• Report: 2009 Grads Who Interned 64% More Likely to Have Received Permanent Job Offers

    October 30, 2009 by

    marilyn-mackes.jpgIt is probably of no surprise to anyone involved in college recruiting that new college graduates who had internships prior to or even after graduation fared far better in their efforts to find permanent employment after graduation than did their counterparts who didn’t intern.
    The National Association of Colleges and Employers (NACE) just released its 2009 Student Survey. The report shows that just 19.7 percent of the Class of 2009 who had applied for jobs had one by the end of April. As dismal as that one in five percent may be, it was even worse for those who had not completed an internship. Just 14 percent of those landed jobs as of April as compared to 23 percent of their classmates who had interned. In other words, completing an internship prior to graduation made members of this year’s class 64 percent more likely to land a permanent job by graduation.

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  • Job Search Trick or Treat

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    How often do candidates treat their job search like it’s Halloween?
    Do you dress up your resume to appear like you are someone other than you?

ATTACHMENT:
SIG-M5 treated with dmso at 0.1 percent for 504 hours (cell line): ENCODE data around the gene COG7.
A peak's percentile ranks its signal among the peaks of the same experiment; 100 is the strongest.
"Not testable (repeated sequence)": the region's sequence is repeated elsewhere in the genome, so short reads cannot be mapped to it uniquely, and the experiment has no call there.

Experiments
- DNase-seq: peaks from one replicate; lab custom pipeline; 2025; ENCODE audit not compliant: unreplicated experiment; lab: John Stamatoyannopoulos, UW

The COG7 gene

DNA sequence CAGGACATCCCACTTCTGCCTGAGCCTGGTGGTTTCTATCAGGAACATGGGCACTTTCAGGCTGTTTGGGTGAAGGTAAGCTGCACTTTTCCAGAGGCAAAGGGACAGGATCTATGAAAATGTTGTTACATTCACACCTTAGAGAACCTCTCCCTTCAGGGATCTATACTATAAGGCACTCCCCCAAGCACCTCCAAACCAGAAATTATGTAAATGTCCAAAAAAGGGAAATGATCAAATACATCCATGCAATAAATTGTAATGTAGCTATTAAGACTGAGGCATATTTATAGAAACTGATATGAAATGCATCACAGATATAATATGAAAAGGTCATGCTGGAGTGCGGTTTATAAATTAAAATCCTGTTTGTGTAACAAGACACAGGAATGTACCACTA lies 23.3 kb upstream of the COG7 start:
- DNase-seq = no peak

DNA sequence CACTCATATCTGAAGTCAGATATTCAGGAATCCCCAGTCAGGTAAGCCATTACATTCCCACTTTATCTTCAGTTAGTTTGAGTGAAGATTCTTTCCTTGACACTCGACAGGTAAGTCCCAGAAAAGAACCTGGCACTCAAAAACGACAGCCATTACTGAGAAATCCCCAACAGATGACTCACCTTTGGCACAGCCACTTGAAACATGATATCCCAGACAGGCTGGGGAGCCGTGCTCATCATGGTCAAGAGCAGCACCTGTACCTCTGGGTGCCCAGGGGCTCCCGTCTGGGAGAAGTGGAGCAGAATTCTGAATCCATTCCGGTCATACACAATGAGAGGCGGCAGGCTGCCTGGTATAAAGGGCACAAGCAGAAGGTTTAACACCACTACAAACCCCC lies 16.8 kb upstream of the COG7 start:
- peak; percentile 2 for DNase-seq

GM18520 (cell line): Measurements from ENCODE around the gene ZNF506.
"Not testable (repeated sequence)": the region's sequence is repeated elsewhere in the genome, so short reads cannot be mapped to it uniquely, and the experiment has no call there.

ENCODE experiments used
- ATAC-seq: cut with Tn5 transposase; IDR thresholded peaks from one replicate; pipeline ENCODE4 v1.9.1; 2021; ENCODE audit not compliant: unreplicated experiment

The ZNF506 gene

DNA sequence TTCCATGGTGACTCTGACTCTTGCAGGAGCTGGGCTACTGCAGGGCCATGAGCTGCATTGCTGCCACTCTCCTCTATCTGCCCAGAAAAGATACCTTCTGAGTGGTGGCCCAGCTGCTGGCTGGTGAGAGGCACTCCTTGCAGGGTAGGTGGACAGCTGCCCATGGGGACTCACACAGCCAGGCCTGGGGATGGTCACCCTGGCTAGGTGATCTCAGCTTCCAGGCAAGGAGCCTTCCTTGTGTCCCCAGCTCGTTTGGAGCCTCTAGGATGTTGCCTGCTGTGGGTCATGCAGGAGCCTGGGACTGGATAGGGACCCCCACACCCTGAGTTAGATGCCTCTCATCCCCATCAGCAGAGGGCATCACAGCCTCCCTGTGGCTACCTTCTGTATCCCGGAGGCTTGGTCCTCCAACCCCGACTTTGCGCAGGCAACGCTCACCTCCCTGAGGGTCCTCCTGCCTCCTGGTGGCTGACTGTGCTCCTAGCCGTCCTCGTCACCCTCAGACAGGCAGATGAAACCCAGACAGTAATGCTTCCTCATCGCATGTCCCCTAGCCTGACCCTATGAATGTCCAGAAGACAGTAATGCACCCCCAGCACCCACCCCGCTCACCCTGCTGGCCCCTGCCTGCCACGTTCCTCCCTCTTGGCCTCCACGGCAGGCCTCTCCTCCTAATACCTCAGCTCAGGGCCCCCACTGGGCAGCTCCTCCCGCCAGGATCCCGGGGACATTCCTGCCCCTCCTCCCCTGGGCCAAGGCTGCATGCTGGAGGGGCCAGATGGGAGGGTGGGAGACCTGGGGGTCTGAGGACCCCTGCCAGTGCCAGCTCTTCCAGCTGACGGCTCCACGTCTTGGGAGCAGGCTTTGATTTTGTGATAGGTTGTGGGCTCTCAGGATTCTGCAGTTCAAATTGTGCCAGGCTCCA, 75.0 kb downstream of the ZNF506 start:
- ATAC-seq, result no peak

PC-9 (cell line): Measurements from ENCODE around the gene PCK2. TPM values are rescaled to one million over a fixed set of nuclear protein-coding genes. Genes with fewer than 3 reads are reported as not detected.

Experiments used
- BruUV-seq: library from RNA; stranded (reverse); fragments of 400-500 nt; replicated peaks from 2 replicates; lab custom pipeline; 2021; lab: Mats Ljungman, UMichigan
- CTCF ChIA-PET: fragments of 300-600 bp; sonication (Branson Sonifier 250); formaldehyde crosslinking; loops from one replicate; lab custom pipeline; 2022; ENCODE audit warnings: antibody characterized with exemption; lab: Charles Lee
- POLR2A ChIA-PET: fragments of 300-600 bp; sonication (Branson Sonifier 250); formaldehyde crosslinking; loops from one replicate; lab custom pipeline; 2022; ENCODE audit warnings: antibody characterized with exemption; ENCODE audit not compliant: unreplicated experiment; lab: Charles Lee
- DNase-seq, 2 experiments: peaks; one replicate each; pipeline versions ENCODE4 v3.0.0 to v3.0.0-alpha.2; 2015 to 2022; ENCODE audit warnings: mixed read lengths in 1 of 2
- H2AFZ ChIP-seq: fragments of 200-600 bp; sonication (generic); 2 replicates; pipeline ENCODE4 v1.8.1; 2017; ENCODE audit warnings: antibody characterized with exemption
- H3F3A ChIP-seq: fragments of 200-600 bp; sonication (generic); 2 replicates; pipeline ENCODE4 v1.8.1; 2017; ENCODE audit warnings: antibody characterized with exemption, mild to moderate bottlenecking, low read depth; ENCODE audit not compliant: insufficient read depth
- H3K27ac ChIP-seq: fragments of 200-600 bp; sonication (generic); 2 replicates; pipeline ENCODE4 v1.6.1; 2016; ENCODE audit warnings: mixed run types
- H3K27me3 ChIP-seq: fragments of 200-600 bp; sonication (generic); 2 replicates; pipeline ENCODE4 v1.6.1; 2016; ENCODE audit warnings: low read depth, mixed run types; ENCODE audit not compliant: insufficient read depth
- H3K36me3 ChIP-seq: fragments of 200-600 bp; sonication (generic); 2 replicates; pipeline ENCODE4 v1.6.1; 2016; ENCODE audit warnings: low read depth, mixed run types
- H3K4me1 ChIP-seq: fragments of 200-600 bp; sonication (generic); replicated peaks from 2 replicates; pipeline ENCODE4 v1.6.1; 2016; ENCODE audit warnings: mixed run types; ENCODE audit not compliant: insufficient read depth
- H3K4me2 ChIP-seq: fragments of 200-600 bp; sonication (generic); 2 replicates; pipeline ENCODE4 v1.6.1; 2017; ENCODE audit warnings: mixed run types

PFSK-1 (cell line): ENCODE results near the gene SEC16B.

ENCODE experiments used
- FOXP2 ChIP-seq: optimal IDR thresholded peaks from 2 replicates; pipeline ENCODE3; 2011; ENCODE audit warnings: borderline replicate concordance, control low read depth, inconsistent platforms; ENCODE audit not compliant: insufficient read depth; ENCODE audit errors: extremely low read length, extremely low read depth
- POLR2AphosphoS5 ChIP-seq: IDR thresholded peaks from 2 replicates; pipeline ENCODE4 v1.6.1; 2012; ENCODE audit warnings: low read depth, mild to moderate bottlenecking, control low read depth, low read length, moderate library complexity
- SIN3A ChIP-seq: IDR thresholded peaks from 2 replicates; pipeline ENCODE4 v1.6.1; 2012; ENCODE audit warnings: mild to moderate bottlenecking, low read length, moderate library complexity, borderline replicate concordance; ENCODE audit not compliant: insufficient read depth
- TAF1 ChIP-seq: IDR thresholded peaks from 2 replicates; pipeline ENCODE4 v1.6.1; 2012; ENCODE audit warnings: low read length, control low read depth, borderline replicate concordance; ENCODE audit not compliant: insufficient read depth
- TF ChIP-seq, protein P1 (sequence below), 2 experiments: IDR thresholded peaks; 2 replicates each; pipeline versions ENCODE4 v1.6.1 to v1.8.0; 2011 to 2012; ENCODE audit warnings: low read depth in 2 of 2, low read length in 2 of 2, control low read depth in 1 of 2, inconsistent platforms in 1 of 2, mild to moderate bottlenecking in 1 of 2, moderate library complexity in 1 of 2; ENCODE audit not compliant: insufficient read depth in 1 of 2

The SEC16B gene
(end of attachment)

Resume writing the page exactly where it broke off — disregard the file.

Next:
Not only is it unethical, it’s impractical. It wastes the employers’ time, but even worse…IT WASTES YOUR TIME as a candidate. Take your kids Trick or Treating, there’s a more effective way for you to stand out.
    I can’t begin to count the number of times a candidate has asked me if they should hide their age, change their experience, or try to adopt a different personality, so they can appear to be someone other than themselves. To make it worse, many recruiters either turn a blind eye, or actually encourage this.

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  • What’s Your Big Idea? Use It to Snag That Job

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    If you watch enough old movies and television, you might think having a big idea is a bad thing, the sort of item gangsters and slapstick comedians asked each other if they had.
    It could lead to a pie in the face, or worse.
    These days a big idea could be your ticket to the big time, or at least an interview.
    I, for one, am glad to see this, because maybe, just maybe, it might replace the dreaded elevator pitch.

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  • The Employment Background Check

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    What You Need To Know Before Making The Hire
    The employment background check is often one of the last things done before hiring a person. In fact often employers make an offer contingent on passing a background check. The decision is up to you.